United States District Court, W.D. New York
DECISION AND ORDER
FRANK P. GERACI, JR. CHIEF JUDGE.
January 6, 2017, the United States of America filed a
Criminal Complaint alleging that Defendant Joseph W. Peeples,
III, robbed a bank in violation of 18 U.S.C. § 2113(a).
ECF No. 1. On February 23, 2017, the Grand Jury returned an
indictment charging Peeples with one count of bank robbery,
one count of entering a bank with intent to commit larceny,
and one count of bank larceny in violation of 18 U.S.C.
§§ 2113(a), (b). ECF No. 7. The next day, the case
was referred to United States Magistrate Judge Jonathan W.
Feldman for pre-trial matters and dispositive motions. ECF
March 30, 2017, Peeples moved to suppress evidence obtained
from his hotel room after his warrantless arrest and
statements after his arrest, and he moved to dismiss the
criminal complaint and the arrest warrant based on a number
of alleged violations of the Federal Rules of Criminal
Procedure. ECF Nos. 14, 48. Judge Feldman then held a
suppression hearing and issued a report and recommendation
(“R&R”), ECF No. 48, to which Peeples
objected, ECF No. 51. Then, on January 22, 2018, the Court
issued a Decision and Order adopting Judge Feldman's
R&R and denying Peeples's motions. ECF No. 59.
February 5, 2018, Peeples filed a motion to dismiss the
indictment, which is currently before the Court. ECF No. 66.
For the reasons that follow, Peeples's motion is DENIED.
January 5, 2017, at approximately 8:25 a.m., a male suspect
robbed the Chase Bank located at 1 South Clinton Avenue in
Rochester, New York. ECF No. 1, ¶ 3. After a series of
events, including travel via taxi and bus, Defendant Joseph
W. Peeples, III, was identified as a suspect in the robbery
and arrested, without a warrant, in Binghamton, New York, at
approximately 9:00 p.m. ECF No. 59 at 2-4; ECF No. 48 at 18.
was transferred from Binghamton to Rochester the following
day, January 6, 2017. ECF No. 48 at 18-19. The FBI retrieved
Peeples from the Binghamton Police Department at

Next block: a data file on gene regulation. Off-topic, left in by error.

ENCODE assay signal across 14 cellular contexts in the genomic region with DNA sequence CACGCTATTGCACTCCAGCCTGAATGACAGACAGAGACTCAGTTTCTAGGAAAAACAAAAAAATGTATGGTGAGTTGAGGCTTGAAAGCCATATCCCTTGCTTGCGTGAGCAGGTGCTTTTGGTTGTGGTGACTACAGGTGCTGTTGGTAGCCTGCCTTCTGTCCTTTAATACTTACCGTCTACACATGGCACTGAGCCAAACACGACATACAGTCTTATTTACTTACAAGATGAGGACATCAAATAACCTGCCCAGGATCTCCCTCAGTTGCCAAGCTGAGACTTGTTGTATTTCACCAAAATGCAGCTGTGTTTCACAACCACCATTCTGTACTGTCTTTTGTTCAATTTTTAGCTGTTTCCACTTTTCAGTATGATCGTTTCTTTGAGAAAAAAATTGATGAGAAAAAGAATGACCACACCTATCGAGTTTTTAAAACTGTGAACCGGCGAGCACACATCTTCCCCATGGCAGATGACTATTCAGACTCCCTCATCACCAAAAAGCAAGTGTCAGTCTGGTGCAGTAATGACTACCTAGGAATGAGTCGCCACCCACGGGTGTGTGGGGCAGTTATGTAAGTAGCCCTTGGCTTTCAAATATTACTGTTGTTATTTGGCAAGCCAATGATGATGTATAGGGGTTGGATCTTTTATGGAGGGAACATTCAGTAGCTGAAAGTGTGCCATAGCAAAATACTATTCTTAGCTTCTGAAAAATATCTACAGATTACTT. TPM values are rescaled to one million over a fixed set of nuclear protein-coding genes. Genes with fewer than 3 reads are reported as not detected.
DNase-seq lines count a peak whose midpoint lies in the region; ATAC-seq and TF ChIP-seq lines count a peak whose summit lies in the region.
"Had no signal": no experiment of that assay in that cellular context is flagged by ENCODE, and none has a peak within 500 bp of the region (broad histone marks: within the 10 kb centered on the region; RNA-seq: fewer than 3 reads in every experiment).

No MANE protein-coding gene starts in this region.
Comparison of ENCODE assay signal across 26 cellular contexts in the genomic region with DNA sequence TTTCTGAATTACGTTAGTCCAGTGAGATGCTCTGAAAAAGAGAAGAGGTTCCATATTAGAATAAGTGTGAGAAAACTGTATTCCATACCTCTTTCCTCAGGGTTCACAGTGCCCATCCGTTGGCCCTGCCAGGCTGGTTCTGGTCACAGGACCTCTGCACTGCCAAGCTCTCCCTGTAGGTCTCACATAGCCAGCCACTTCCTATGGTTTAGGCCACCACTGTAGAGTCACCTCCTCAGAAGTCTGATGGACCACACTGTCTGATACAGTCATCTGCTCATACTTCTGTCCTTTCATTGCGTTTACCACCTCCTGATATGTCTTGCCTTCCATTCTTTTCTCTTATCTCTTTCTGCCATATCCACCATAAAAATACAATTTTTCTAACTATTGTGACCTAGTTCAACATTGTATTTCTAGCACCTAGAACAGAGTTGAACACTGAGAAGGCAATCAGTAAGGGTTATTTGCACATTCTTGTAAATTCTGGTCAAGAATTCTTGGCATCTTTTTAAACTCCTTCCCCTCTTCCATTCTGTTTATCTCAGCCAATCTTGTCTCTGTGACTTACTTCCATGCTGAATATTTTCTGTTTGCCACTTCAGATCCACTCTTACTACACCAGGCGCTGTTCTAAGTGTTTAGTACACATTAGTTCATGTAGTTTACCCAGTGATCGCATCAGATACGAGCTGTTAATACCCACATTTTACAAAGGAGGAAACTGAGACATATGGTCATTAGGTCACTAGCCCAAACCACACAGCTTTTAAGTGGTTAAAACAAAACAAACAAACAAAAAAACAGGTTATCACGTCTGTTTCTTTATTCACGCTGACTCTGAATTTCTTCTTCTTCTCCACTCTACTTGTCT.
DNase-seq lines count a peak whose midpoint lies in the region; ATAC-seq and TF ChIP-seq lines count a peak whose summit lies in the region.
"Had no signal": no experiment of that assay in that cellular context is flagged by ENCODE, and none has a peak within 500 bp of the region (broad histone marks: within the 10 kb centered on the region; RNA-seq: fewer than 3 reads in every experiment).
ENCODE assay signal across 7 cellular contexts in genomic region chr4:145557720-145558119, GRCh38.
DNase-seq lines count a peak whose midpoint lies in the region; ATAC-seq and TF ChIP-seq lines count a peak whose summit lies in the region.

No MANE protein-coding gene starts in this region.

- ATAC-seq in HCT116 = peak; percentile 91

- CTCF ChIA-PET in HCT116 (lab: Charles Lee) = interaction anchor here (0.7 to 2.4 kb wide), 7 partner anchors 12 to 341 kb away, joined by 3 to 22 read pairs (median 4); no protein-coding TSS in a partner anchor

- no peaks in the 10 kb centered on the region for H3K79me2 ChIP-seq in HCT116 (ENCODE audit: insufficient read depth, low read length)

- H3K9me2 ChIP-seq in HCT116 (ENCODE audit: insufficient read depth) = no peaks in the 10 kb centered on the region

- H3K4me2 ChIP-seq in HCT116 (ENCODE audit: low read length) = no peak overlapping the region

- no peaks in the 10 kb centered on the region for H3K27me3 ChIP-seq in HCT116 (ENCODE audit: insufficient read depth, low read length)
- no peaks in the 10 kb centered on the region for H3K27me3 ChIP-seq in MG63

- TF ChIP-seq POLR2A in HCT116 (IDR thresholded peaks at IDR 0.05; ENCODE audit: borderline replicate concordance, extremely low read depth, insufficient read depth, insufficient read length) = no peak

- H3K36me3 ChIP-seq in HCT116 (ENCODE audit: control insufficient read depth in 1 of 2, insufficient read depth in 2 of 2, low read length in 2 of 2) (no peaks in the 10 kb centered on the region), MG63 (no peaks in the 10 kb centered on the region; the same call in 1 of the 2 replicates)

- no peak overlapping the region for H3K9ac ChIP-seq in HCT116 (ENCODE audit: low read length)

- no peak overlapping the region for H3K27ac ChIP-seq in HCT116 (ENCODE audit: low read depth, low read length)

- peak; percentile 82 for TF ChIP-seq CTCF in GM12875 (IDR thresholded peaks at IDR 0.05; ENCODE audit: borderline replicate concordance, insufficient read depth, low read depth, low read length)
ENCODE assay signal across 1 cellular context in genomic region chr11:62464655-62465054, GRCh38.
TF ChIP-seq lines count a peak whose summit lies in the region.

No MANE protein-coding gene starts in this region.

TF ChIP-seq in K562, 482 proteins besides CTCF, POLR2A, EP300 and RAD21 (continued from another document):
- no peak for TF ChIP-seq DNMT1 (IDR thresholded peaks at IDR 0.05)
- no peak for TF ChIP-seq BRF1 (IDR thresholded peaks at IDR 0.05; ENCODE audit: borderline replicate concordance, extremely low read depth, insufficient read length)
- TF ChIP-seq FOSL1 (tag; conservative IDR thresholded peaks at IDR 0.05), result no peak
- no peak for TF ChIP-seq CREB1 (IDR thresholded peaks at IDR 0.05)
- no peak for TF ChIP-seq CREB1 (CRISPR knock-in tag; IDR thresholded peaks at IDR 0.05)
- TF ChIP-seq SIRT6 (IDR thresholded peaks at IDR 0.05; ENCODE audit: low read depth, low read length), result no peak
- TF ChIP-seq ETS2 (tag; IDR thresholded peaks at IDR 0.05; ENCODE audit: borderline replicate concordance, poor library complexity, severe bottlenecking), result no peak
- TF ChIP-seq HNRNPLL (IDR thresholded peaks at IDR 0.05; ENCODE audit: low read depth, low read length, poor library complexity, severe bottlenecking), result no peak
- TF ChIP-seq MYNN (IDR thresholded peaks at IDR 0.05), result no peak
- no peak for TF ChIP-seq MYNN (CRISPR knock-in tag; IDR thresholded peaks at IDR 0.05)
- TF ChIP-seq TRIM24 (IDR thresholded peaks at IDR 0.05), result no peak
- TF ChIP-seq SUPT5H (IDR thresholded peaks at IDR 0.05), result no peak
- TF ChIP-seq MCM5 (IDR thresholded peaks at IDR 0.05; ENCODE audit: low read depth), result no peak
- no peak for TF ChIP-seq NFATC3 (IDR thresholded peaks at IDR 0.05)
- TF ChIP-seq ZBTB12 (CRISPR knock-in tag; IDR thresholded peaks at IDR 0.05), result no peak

approximately 10:00 a.m. and arrived in Rochester at
approximately 12:30 p.m. ECF No. 66 at 8. Peeples was then
transported to the federal building in Rochester at 1:56 p.m.
arrest warrant for Peeples was returned at 3:29 p.m. the same
day. ECF No. 4. Peeples's initial appearance before Judge
Feldman began shortly thereafter, at 3:50 p.m. ECF No. 48 at
Complaint was filed on January 6, 2017, but contains no time
stamp to indicate when it was signed. ECF No. 1. The first
page of the Complaint is signed by both Judge Feldman and FBI
Special Agent Seth Fleitman, but the attached affidavit is
signed only by agent Fleitman. Id.
makes a variety of arguments in support of his motion to
dismiss the indictment. The Court will address each below.
Probable Cause Hearing
argues that he was improperly denied a probable cause hearing
under Gerstein v. Pugh, 420 U.S. 103, 105 (1975), as
a result of his allegedly illegal transfer. ECF No. 66 at 4.
Under Gerstein and County of Riverside v.
McLaughlin, 500 U.S. 44, 47 (1991), courts are generally
required to provide a judicial determination of probable
cause within 48 hours of a warrantless arrest. Bryant v.
City of New York, 404 F.3d 128, 137 (2d Cir. 2005). Even
if the 48hour requirement is met, however, delays for the
purpose of gathering additional evidence, motivated by ill
will against the defendant, or for delay's sake are
unreasonable. Id. (quoting McLaughlin, 500
U.S. at 56-57). Courts can consider unavoidable delays